The AR2619 is a guitar in rare company of models with a visually sensible harmony from head to tail. The Les Paul Standard is one such guitar. The natural wood Fender Strats – while vastly different – also must be included. The AR2619 has a space reserved at this table.
Heavy to Hold but Effortless to Play
The axe is quite substantial (heavy) to hold and will require a premium strap (DiMarzio clip-locks won’t cut it). Once you move past that you can’t adequately describe how well the AR2619 plays. Really. No BS. Sure you can get a bolt-on neck superstrat to play well but it will buzz and choke out and sound like a puking dog at times too. That is inevitable if you want a floating tremolo. The AR doesn’t suffer from those ails.
The AR2619 neck & fretwork is fantastic right out of the box as expected. Like most Prestige instruments the fret edges are well dressed (not 110% round & over-crowned) with smooth edges. The less aggressive tapering is appreciated as it gives plenty of room for vibrato on the low and high E without narrowing the fret’s overall width across the fretboard. Sure my axe was the Ibanez 2014 Winter NAMM Guitar purchased from ibanezrules.com but it came many months later “as-is” pretty much untouched after being photographed and listed for sale. The setup would have been a 15 minute job max either way.
I don’t subscribe to the notion that a new guitar needs PLEK-like fret dressing to cover for shoddy work at the factory. These guitars arrive with tension holding the wood relatively stable, once acclimated you should only need to set the neck relief (truss-rod) based on the current climate and set your bridge as desired for action height.
This should be obvious but if fret levels were needed something is seriously wrong with QC at the guitar factory & distributor level. Wood should not shift that meaningfully in transit so as to cause raised frets either. If this were to occur then expect to encounter gross problems later with the finish & fretboard due to poor manufacturing quality control (i.e. the wood not adequately dried before assembly, frets not properly glued & installed, etc.). Spring, summer, fall & winter will cripple such a feeble and ill-constructed instrument, so would simply turning the air-conditioning on and off in the summer.
The Sustain Block
The AR2619 doesn’t just have two body studs that anchor the bridge to the body like many similar (and dissimilar) guitars. The Gibraltar Bridge of the AR2619 is paired with (attached to) a Sustain Block by means of two large anchor bolts. To understand this, reference your favorite double-locking axe for a minute… picture the Edge tremolo studs (one shown below) that screw into the anchors which are glued into the soft basswood or alder body. The studs might lock with a tiny set screw to reduce wobble of the stud within the insert. This is a tone robbing setup that is necessary since floating tremolos must rightfully prioritize their tuning integrity. This tradeoff is desirable for a double-locking floating tremolo guitar.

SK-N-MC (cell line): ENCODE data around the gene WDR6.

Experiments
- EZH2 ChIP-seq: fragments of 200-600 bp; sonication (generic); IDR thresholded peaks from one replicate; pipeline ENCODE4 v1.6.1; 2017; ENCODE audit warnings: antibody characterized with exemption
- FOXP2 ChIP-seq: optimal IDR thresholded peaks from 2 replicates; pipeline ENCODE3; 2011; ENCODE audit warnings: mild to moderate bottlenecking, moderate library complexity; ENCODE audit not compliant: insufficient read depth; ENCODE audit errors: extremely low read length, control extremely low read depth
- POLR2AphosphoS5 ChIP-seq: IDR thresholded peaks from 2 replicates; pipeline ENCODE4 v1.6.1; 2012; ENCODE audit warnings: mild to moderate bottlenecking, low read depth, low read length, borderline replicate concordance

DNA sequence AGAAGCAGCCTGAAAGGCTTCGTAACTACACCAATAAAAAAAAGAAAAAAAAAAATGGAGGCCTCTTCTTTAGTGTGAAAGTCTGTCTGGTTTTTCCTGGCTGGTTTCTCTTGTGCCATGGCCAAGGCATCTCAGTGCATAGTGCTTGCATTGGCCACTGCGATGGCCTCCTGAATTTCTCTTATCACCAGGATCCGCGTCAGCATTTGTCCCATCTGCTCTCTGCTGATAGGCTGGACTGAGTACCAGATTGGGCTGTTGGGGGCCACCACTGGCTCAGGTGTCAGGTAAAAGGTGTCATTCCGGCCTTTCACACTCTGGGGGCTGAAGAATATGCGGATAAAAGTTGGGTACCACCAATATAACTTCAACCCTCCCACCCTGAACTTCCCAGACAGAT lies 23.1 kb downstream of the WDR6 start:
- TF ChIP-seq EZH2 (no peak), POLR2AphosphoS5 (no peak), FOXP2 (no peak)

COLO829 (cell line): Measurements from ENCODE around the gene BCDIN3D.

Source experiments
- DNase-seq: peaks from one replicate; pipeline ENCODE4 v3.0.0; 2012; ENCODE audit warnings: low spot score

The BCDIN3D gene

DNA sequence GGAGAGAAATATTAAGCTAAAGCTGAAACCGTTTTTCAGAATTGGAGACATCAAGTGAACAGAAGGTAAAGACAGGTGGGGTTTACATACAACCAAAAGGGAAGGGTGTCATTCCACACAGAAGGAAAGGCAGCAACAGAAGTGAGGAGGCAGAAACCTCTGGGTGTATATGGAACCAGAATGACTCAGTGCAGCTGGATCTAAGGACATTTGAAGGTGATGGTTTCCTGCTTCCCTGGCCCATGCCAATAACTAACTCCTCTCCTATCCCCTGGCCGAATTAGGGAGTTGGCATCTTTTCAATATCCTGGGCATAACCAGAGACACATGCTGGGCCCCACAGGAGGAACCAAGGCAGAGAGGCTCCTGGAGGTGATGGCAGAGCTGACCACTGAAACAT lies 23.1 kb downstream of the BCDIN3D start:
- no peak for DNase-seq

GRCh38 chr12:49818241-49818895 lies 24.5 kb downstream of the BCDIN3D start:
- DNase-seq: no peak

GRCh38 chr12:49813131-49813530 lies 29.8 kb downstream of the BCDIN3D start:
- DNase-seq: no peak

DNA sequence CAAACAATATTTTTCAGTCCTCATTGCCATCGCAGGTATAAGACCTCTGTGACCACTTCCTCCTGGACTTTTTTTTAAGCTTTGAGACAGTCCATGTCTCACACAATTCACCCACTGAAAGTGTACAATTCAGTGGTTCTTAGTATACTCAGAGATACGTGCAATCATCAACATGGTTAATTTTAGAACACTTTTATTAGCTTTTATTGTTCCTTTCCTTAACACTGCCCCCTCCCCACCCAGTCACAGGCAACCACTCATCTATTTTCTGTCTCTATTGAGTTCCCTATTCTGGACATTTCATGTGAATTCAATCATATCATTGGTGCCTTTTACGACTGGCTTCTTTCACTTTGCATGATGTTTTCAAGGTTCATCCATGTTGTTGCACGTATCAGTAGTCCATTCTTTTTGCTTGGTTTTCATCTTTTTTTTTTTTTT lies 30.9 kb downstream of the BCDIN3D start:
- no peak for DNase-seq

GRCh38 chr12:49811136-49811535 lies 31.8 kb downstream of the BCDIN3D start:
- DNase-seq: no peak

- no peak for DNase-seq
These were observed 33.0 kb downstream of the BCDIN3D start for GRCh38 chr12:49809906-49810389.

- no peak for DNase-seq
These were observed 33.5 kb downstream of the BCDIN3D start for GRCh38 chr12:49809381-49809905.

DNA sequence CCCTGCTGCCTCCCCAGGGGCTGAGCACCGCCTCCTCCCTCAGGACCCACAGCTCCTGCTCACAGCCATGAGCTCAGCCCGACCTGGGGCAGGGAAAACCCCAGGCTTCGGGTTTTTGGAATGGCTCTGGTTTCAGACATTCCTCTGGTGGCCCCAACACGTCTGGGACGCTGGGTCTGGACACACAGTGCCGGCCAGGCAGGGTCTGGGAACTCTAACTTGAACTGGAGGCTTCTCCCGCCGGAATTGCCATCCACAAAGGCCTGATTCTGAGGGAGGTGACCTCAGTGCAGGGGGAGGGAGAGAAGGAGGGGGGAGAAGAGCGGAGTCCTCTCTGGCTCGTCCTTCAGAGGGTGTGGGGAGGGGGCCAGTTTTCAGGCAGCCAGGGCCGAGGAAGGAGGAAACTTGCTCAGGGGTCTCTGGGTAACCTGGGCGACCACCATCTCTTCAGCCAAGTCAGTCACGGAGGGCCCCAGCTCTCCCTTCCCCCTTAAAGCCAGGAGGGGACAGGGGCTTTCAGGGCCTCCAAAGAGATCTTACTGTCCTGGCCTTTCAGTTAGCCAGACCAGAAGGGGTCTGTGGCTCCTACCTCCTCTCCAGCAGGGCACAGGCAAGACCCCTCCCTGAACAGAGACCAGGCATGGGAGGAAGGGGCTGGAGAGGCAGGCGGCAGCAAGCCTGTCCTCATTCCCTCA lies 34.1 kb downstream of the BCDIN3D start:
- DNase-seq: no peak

On the other hand on the Ibanez AR2619, the Sustain Block is a large brass block “anchor” (approximately the same height, width & depth as the Gibraltar bridge) that is fixed into the hard wood body. The Gibraltar Bridge is then anchored to this block, thus making a larger surface contact area between the bridge and wood body. The sustain block replaces what is typically two small hollow anchors (see picture).
Gibraltar Bridge & Quick Change Tailpiece
The Gibraltar Bridge (made by Gotoh as per most Ibanez premium hardware) can be adjusted up and down for great action without losing any tone & sustain. To set the action first loosen both 8mm lock nuts. Then use a flat screwdriver to raise (counterclockwise) or lower (clockwise) the bridge. Tighten the lock nuts when the bridge is at the desired height. Intonation of each string can be set with a thin flat screwdriver.
The Quick Change Tailpiece holds the strings behind the bridge. The strings are inserted with the ball ends intact. The tailpiece can be raised and lowered as desired. Raising the tailpiece reduces string tension for a softer feel & easier bends. Some like to keep the tailpiece all the way down, tight against the body for altered tone, either way choice is good. The AR2619 lets the player setup the guitar to sound and feel exactly how they want it to. The player is empowered & should be enthused by the “have it your way” approach that Ibanez offers AR customers.
Those players used to double-locking bridges will find the Gibraltar Bridge comfortable for hand rest & palm muting. It is very similar to the feel of a Les Paul bridge. The visuals match its premium design without going over-the-top. It’s also good to see the “cloud” adornment return to the AR, it brings some character and a near perfect visual balance that doesn’t look out-of-place on this instrument. It should be clarified that the cloud ornament makes no contact with the strings and has no tonal benefit.